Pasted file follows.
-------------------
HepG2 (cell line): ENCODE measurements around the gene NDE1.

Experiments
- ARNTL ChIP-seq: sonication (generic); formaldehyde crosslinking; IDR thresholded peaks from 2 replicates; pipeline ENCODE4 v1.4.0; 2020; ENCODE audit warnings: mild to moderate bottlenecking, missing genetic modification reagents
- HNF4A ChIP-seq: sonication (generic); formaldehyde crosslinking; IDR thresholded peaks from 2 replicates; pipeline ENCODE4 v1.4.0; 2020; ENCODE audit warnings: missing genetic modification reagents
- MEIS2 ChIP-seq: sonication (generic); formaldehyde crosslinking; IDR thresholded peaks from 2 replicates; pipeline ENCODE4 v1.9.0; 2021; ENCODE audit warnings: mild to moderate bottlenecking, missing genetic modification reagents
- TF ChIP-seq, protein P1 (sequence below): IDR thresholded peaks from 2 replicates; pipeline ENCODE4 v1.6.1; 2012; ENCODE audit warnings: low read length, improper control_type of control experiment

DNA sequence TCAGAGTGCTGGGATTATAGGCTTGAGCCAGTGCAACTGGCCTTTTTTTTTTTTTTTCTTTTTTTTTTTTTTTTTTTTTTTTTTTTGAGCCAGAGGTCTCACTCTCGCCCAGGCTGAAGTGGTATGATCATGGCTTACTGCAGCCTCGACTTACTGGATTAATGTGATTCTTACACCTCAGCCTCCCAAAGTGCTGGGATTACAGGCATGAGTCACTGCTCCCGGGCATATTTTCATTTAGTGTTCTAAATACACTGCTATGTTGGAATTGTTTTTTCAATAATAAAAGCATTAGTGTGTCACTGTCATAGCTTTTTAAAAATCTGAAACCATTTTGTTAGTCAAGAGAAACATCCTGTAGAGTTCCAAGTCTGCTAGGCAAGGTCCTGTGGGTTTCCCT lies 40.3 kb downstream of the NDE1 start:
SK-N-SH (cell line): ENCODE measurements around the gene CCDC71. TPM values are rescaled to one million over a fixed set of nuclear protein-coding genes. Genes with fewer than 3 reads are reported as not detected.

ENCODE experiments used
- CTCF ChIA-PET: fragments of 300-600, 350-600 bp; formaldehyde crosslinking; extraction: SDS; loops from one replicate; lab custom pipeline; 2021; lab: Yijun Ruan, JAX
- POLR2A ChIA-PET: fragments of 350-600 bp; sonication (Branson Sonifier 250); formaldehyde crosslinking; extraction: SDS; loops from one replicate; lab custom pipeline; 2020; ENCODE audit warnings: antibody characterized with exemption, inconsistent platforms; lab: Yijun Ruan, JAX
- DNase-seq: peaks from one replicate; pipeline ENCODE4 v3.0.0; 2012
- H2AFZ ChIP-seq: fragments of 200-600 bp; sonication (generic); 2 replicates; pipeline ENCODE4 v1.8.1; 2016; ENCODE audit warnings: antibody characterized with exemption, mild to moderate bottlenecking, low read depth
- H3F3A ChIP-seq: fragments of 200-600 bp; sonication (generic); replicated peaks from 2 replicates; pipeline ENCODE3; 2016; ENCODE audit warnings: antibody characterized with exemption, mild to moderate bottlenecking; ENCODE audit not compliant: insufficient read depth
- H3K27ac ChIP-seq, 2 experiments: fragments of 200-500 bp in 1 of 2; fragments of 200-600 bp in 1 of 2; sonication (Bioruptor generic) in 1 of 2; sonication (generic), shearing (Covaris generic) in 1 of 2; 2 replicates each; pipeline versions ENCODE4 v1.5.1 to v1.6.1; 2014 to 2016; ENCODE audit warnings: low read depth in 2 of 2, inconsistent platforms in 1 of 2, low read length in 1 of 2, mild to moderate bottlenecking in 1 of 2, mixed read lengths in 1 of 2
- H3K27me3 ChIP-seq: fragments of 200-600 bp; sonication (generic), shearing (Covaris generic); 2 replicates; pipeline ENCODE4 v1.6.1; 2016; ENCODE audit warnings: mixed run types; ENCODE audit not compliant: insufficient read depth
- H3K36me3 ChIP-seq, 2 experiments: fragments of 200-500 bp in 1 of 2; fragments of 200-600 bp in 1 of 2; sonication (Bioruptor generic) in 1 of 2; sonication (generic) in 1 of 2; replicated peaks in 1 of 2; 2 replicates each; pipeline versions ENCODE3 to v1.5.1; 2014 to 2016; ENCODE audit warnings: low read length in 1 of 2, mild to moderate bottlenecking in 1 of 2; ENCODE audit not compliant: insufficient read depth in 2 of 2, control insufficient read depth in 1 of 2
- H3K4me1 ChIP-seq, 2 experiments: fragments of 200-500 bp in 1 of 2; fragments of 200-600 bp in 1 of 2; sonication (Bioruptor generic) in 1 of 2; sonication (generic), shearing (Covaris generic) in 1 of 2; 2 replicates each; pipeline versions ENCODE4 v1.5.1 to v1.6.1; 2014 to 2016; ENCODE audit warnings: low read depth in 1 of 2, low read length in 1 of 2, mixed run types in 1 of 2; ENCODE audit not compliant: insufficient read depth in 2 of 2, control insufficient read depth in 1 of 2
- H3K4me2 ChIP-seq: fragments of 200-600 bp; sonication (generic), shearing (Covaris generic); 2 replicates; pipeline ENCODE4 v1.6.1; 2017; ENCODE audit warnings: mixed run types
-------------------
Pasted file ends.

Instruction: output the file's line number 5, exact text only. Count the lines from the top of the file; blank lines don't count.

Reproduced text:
- MEIS2 ChIP-seq: sonication (generic); formaldehyde crosslinking; IDR thresholded peaks from 2 replicates; pipeline ENCODE4 v1.9.0; 2021; ENCODE audit warnings: mild to moderate bottlenecking, missing genetic modification reagents